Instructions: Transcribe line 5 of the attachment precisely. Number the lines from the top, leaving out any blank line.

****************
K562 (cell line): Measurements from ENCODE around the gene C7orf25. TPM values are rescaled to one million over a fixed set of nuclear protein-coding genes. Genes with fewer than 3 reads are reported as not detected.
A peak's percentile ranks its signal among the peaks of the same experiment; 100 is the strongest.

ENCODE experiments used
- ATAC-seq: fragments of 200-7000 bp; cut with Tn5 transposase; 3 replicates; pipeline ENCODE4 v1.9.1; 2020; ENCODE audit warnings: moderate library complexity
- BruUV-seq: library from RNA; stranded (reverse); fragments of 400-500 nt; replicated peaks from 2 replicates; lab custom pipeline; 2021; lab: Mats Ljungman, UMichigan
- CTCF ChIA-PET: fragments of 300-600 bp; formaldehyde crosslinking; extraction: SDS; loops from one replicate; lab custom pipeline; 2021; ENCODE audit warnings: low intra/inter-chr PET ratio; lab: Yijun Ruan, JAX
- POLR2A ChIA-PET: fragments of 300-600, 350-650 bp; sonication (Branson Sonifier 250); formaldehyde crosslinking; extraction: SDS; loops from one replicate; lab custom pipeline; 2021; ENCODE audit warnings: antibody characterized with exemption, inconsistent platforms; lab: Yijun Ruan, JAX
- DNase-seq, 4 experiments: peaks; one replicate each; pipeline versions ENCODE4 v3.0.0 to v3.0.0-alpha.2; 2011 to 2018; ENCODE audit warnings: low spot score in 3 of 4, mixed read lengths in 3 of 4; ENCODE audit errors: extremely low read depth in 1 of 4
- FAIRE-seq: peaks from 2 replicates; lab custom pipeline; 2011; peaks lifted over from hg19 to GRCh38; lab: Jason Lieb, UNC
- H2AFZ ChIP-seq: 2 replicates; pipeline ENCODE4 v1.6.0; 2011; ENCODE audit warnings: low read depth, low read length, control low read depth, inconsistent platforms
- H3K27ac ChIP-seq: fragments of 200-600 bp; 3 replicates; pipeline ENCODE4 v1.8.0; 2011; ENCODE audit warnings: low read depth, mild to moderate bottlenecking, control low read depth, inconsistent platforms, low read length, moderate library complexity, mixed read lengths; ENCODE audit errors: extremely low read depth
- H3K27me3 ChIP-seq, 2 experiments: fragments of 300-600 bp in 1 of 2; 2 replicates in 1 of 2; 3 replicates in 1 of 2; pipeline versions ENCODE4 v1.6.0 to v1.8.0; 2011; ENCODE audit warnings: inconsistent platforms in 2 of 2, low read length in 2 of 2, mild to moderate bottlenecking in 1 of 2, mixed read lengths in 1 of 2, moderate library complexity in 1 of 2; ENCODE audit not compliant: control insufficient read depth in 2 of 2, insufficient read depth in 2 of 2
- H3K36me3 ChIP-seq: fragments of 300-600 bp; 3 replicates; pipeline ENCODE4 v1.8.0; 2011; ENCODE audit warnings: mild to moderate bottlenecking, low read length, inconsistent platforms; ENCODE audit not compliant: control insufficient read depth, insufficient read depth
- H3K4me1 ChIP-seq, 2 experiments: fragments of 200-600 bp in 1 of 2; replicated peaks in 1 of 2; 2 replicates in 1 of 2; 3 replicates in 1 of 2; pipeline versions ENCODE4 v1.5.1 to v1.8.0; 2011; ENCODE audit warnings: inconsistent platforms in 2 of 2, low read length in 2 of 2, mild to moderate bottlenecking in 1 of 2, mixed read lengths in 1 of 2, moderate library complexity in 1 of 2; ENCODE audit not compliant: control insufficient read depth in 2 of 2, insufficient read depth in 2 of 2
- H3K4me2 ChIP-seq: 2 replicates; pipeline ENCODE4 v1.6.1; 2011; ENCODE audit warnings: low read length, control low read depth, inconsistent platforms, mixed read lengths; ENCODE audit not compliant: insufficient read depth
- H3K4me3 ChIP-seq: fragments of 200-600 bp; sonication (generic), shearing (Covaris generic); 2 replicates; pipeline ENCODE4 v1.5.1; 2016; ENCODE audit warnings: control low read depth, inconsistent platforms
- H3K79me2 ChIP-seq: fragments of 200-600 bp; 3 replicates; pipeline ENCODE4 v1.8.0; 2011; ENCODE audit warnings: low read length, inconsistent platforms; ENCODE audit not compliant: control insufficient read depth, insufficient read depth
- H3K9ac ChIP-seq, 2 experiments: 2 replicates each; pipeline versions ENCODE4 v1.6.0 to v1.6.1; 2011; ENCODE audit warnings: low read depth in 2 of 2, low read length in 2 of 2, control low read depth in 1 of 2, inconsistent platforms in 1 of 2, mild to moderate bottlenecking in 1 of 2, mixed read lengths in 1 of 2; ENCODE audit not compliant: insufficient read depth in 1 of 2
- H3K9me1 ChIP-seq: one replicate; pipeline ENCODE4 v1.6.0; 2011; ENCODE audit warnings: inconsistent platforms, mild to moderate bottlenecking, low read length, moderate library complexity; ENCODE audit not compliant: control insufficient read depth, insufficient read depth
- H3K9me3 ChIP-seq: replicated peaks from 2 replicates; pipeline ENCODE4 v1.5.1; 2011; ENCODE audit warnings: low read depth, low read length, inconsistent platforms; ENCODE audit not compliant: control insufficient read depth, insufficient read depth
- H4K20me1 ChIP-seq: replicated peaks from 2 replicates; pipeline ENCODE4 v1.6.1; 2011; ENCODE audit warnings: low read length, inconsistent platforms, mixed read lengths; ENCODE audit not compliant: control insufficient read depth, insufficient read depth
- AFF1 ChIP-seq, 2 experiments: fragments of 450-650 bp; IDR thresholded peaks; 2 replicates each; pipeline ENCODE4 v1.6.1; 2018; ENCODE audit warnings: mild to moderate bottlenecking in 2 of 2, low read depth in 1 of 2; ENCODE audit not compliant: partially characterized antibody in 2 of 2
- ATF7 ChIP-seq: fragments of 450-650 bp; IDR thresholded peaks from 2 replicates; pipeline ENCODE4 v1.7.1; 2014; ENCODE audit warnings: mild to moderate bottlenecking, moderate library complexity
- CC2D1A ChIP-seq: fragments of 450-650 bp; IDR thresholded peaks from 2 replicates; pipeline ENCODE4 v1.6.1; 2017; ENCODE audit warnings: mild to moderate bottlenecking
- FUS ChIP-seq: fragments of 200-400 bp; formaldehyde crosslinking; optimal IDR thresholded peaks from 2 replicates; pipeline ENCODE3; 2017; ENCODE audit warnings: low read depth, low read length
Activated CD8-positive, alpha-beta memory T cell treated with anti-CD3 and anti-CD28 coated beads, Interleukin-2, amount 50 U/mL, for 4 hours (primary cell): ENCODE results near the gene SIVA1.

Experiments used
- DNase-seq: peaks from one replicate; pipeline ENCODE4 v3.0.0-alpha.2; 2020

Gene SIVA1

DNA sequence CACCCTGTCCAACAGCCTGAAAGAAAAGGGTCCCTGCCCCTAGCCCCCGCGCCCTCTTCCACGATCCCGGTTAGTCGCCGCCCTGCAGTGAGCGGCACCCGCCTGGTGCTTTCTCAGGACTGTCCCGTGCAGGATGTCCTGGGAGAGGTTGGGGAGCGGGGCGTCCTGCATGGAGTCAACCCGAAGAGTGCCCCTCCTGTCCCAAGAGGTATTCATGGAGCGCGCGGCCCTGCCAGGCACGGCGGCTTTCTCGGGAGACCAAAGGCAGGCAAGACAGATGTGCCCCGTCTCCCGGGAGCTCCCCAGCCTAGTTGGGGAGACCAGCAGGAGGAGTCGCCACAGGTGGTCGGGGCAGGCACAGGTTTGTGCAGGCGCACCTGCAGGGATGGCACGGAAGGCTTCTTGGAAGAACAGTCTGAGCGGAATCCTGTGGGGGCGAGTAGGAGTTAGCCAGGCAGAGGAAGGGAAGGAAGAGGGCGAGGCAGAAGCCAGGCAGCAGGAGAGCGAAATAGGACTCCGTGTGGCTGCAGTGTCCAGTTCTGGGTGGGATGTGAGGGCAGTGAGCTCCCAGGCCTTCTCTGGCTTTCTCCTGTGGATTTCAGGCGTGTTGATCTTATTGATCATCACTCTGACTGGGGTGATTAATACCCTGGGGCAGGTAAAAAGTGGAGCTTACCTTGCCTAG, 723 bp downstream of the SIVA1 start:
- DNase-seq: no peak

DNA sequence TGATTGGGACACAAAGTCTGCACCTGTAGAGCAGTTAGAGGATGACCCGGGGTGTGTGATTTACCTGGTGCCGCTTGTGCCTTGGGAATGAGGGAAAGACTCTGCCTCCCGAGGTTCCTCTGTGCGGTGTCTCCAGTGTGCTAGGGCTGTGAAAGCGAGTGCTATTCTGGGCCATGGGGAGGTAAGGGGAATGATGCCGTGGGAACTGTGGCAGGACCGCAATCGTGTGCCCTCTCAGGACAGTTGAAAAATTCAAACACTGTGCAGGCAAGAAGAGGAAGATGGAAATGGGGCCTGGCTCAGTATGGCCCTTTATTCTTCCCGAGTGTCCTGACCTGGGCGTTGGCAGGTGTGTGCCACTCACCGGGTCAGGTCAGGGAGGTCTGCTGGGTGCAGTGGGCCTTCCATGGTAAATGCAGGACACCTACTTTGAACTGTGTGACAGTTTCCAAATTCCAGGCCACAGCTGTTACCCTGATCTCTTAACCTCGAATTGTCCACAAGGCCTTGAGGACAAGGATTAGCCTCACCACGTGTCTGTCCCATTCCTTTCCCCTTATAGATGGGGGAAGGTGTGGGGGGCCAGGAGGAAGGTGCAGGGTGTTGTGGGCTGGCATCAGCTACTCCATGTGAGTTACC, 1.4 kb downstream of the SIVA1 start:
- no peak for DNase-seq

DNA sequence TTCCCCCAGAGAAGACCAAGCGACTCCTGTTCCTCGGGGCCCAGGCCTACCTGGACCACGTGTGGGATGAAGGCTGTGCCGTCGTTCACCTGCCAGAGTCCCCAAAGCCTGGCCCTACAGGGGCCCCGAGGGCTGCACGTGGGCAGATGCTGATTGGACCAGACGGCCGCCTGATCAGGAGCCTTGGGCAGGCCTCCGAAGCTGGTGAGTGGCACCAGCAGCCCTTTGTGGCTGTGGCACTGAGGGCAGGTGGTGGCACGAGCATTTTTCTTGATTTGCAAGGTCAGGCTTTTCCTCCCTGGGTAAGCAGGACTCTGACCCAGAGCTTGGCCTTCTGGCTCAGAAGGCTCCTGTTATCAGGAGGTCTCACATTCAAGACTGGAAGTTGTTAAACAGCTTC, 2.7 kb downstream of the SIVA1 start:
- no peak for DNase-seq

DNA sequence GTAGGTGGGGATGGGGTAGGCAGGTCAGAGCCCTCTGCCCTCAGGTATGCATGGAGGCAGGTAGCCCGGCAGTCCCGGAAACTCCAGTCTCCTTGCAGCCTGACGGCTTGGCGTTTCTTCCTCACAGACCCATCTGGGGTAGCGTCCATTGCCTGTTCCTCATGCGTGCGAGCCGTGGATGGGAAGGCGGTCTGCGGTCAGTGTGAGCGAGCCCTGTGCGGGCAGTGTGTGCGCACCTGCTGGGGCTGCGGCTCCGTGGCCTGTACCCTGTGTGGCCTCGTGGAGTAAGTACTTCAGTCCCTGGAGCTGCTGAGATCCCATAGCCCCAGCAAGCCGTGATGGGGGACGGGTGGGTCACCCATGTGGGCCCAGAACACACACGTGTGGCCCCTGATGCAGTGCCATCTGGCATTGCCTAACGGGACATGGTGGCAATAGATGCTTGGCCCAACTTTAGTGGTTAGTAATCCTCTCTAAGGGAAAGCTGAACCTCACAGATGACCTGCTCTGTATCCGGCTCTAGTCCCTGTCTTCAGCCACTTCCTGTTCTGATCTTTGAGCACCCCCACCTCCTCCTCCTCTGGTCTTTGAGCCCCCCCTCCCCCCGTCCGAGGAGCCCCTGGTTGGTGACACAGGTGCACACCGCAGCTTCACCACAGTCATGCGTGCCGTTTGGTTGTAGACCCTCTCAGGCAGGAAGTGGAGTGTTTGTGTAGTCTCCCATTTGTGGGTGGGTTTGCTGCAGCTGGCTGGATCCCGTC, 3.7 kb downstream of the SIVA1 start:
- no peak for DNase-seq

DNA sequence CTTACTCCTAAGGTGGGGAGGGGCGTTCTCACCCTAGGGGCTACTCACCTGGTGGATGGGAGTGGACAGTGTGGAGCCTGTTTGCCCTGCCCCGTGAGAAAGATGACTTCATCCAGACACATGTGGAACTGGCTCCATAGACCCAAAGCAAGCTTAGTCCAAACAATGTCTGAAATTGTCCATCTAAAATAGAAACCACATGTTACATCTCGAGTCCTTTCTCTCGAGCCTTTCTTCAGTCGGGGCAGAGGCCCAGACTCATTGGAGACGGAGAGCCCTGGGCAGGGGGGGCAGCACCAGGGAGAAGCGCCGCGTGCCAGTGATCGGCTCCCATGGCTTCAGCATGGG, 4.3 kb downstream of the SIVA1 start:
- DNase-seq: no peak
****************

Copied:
- BruUV-seq: library from RNA; stranded (reverse); fragments of 400-500 nt; replicated peaks from 2 replicates; lab custom pipeline; 2021; lab: Mats Ljungman, UMichigan